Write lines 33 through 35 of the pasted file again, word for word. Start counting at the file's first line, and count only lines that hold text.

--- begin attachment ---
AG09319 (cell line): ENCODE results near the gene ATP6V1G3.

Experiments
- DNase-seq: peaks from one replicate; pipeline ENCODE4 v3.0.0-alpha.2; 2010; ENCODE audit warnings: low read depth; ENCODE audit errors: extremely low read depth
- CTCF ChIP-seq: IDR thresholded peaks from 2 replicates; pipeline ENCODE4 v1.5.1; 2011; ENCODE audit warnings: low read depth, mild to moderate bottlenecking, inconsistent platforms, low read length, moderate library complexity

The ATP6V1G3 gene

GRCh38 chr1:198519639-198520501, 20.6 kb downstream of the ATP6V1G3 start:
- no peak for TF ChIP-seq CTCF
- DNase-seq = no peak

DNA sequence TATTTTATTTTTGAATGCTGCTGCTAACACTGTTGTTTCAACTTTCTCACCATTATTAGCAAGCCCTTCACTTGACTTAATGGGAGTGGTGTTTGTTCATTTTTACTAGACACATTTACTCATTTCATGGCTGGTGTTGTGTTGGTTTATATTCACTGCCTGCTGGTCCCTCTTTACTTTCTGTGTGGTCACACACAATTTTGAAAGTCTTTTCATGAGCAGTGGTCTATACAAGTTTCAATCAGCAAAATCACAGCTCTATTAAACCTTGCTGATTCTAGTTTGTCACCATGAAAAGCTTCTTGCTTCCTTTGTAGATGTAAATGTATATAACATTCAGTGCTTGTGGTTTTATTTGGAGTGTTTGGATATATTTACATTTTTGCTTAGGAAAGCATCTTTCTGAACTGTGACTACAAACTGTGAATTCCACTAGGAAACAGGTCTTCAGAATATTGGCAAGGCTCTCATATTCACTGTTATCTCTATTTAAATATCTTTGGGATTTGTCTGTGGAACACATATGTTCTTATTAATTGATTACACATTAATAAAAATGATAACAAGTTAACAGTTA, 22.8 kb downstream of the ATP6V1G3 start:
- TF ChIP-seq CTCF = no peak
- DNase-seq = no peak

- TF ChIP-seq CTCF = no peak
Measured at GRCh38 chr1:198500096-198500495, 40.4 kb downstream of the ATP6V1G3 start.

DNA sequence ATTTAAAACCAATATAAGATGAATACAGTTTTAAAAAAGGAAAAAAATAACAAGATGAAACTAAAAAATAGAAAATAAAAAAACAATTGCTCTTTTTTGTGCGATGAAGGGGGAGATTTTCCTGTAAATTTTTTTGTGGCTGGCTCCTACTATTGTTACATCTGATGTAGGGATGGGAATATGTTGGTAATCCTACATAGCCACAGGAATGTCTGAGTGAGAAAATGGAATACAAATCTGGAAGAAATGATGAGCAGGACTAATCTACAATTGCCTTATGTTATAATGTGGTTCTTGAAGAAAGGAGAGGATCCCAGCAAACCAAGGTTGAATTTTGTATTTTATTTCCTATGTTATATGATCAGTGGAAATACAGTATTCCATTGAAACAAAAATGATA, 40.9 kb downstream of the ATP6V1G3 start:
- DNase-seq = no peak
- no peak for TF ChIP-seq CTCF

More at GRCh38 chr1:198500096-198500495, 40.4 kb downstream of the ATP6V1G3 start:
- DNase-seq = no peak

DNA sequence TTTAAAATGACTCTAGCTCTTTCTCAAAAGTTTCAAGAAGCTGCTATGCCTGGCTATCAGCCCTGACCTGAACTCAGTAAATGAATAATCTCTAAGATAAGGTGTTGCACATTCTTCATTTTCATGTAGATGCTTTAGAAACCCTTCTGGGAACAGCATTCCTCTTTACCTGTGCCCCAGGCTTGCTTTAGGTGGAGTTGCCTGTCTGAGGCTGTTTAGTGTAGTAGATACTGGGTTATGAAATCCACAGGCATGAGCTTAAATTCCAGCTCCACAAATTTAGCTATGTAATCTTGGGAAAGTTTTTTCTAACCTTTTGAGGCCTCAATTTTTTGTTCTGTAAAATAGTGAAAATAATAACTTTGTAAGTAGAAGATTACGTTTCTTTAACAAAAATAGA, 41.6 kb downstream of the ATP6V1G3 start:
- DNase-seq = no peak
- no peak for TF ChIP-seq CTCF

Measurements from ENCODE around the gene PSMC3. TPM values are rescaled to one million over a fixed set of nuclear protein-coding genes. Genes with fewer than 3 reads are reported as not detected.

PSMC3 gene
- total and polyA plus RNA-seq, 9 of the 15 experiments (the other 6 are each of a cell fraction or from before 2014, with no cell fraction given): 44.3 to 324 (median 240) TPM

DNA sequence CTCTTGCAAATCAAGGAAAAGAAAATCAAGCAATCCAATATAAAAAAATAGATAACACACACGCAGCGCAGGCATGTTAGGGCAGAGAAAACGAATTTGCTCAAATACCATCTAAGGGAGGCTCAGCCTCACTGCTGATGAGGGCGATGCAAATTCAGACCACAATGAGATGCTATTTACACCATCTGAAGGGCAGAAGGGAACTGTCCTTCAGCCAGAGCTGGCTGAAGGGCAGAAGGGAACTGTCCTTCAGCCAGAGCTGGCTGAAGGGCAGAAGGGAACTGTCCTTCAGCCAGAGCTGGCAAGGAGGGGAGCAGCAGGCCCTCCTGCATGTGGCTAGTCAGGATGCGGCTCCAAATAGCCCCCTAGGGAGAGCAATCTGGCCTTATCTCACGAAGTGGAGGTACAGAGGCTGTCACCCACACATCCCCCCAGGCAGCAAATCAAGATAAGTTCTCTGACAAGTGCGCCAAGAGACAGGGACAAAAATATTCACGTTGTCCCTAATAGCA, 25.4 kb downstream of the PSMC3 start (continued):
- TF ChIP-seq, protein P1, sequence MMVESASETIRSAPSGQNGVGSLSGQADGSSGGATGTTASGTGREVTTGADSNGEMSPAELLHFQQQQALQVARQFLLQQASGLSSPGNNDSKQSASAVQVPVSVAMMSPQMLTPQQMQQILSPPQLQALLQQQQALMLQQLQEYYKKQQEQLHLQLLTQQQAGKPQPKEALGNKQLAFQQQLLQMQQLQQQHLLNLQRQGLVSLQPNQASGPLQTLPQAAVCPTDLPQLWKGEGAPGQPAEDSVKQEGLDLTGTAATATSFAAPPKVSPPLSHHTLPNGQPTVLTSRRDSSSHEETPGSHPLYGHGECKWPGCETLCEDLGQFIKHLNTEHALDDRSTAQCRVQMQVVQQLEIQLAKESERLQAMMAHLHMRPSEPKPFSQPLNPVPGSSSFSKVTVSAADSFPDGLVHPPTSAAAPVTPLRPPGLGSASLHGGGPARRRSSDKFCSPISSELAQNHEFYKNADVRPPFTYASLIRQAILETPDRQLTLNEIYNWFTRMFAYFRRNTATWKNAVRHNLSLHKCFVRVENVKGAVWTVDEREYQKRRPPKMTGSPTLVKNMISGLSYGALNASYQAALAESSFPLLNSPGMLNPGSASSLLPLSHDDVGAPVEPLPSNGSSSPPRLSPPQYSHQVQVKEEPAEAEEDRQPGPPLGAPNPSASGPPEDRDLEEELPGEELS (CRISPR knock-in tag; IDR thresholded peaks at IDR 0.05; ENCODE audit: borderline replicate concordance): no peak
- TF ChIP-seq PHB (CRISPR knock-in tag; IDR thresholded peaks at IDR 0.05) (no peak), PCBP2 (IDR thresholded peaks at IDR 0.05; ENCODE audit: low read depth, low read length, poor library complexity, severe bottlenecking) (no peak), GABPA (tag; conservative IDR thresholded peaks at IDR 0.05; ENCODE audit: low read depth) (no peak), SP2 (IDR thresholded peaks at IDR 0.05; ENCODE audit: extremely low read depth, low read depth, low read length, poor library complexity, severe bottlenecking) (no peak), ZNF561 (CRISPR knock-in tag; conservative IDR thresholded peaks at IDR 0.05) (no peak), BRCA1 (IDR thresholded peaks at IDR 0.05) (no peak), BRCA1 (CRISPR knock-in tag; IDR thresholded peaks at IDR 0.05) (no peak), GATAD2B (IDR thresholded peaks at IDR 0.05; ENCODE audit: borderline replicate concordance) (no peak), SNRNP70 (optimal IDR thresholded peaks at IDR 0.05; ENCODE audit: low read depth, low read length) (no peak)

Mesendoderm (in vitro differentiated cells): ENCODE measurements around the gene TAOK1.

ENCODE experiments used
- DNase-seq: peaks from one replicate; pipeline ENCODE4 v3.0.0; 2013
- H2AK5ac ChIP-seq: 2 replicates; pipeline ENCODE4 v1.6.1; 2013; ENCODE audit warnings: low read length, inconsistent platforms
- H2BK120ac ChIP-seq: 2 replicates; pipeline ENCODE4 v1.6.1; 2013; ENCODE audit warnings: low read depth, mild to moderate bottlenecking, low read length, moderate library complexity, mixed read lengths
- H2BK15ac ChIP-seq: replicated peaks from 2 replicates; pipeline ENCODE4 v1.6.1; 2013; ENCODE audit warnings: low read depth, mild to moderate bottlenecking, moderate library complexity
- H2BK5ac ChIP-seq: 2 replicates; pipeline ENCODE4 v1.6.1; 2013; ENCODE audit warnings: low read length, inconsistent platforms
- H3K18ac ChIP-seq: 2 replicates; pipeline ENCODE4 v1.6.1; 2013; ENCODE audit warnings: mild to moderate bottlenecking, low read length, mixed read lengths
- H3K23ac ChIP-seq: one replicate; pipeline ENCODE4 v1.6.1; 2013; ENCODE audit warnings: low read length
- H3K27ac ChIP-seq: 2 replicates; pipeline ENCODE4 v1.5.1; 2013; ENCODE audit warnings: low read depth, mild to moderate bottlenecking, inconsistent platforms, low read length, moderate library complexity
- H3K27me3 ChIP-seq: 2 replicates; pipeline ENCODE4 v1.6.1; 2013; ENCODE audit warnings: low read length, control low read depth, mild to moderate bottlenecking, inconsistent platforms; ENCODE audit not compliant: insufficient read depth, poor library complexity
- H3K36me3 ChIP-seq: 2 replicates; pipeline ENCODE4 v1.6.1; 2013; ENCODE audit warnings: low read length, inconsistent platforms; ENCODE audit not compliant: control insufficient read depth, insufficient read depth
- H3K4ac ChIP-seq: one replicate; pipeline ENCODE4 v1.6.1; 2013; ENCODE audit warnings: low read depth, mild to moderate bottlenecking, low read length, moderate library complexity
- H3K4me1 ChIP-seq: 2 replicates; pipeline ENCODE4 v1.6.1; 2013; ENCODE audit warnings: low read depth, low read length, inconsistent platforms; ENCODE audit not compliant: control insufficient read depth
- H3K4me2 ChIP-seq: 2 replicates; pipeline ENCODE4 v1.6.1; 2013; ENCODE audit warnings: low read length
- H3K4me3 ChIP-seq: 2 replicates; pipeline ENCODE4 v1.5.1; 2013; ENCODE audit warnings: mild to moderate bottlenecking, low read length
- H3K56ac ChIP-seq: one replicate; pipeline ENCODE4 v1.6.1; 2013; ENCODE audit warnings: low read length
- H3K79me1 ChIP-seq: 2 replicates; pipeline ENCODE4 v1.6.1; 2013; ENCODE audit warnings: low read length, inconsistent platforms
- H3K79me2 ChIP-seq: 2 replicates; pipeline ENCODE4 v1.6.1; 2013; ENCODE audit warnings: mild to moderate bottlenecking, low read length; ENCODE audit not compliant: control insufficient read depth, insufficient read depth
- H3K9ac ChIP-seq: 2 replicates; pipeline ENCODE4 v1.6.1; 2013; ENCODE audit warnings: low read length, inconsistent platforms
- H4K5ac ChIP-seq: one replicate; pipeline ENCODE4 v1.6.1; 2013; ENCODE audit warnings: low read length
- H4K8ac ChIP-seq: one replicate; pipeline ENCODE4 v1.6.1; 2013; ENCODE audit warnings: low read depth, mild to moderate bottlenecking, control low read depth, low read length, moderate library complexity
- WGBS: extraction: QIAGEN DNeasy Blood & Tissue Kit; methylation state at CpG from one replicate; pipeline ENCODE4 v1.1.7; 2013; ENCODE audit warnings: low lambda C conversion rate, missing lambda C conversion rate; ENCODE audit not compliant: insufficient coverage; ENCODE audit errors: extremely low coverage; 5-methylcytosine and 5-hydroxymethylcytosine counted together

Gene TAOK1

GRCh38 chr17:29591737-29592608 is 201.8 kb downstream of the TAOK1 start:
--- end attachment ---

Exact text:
- H2BK15ac ChIP-seq: replicated peaks from 2 replicates; pipeline ENCODE4 v1.6.1; 2013; ENCODE audit warnings: low read depth, mild to moderate bottlenecking, moderate library complexity
- H2BK5ac ChIP-seq: 2 replicates; pipeline ENCODE4 v1.6.1; 2013; ENCODE audit warnings: low read length, inconsistent platforms
- H3K18ac ChIP-seq: 2 replicates; pipeline ENCODE4 v1.6.1; 2013; ENCODE audit warnings: mild to moderate bottlenecking, low read length, mixed read lengths